NASA Wants More Company to Work with SpaceX for the Moon Landing Missions.
Suppose you’ve been following the progress of NASA‘s future Artemis moon missions. In that case, you’ll know that The American space agency chose Elon Musk’s SpaceX to design and manufacture the lunar landers for personnel last year.
SpaceX was chosen from a list of three other contenders. NASA has now offered the opportunity to select a business other than SpaceX to build the lunar landers. Let’s take a closer look at the specifics.
According to NASA, the Artemis Missions will be handled by a different company.
NASA selected three space businesses, including SpaceX, Jeff Bezos’ Blue Origin, and a defense supplier named Dynetics, to design and manufacture lunar landers for its Artemis missions in 2020, after showing the new spacesuits for the trip in 2019.
Last year, the space agency said that SpaceX would be awarded the contract to design and build the human landing systems (HLS) for lunar landings.
NASA now wants a second space business to collaborate with SpaceX on designing a lunar lander for its astronauts.
NASA Administrator Bill Nelson recently stated that the agency would soon choose the second business to develop the lunar landers for upcoming missions.
In a statement, Nelson said, “I promised competition, so here it is.”
Over the following decade, the second company will need to collaborate with SpaceX engineers to support NASA’s Artemis missions. As a result, these missions will be linked together.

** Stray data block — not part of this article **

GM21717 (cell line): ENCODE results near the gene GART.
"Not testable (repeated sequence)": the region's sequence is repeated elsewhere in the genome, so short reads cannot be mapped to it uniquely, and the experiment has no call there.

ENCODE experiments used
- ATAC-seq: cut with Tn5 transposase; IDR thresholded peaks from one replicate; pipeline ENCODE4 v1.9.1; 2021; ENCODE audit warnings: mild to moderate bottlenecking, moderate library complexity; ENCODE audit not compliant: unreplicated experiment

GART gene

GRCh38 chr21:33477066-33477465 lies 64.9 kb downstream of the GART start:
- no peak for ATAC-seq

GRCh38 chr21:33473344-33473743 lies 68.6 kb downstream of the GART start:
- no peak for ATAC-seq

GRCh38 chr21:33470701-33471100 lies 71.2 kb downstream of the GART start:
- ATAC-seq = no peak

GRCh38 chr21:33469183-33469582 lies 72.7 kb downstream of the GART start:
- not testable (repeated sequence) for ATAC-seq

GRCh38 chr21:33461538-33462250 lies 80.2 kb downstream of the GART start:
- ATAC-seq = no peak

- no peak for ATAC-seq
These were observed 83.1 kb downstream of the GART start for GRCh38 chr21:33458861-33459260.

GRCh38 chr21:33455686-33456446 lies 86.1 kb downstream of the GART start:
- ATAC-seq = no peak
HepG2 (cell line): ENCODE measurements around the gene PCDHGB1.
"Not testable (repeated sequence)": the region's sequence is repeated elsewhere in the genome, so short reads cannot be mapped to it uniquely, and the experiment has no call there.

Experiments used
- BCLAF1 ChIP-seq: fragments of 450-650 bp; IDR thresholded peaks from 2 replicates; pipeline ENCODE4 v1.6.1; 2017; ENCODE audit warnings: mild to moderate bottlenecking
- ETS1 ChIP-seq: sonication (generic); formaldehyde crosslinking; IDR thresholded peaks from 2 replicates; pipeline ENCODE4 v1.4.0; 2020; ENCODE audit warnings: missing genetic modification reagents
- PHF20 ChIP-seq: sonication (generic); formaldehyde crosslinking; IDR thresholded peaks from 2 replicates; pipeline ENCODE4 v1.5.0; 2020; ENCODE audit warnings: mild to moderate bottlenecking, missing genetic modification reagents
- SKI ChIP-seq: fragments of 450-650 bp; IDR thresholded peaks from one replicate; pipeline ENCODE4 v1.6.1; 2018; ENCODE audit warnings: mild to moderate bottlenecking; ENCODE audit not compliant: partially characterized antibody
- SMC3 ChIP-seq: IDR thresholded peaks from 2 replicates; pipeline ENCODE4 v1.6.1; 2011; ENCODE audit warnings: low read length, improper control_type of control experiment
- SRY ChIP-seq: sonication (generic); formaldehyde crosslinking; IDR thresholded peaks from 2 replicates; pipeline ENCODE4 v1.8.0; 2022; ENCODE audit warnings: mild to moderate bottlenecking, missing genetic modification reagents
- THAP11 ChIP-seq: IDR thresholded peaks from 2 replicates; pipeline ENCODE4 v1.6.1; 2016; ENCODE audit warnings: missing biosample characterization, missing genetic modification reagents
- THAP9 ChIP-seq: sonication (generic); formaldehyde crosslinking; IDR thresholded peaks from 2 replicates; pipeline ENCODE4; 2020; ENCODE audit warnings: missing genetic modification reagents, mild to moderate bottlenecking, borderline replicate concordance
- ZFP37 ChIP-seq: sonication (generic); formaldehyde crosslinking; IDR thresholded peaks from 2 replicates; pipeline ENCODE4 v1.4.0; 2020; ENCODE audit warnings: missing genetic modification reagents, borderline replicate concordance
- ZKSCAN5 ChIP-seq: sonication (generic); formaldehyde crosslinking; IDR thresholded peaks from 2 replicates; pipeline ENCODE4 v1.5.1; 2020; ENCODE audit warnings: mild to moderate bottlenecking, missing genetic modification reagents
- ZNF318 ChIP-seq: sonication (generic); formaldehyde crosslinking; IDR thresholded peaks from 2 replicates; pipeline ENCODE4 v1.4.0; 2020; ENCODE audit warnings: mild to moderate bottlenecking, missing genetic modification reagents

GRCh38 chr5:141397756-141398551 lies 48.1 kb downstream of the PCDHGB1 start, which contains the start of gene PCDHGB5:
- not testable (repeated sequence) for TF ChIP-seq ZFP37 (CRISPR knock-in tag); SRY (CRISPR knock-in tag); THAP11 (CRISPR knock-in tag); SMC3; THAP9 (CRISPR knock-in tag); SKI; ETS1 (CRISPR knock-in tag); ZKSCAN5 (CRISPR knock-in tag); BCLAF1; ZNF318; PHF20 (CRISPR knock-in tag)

The firms will build on their previous achievements to help NASA achieve its goal of sending humans back to the Moon for the second time.
The second business would receive funding from NASA for two landings, similar to SpaceX’s deal. One would be a mission without astronauts, demonstrating the spacecraft’s capabilities, while the other would be a mission with astronauts.
The agency will issue a draught request for ideas, with final bids due by summer. While no details on which company will be involved in the Artemis mission have been released, TechCrunch has confirmed that Blue Origin will compete.
Jim Free, NASA’s assistant administrator for exploration systems development, claimed that a crewed trip is planned for 2026 or 2027. In addition, at least one of the astronauts would be a woman, making her the first woman to set foot on the Moon.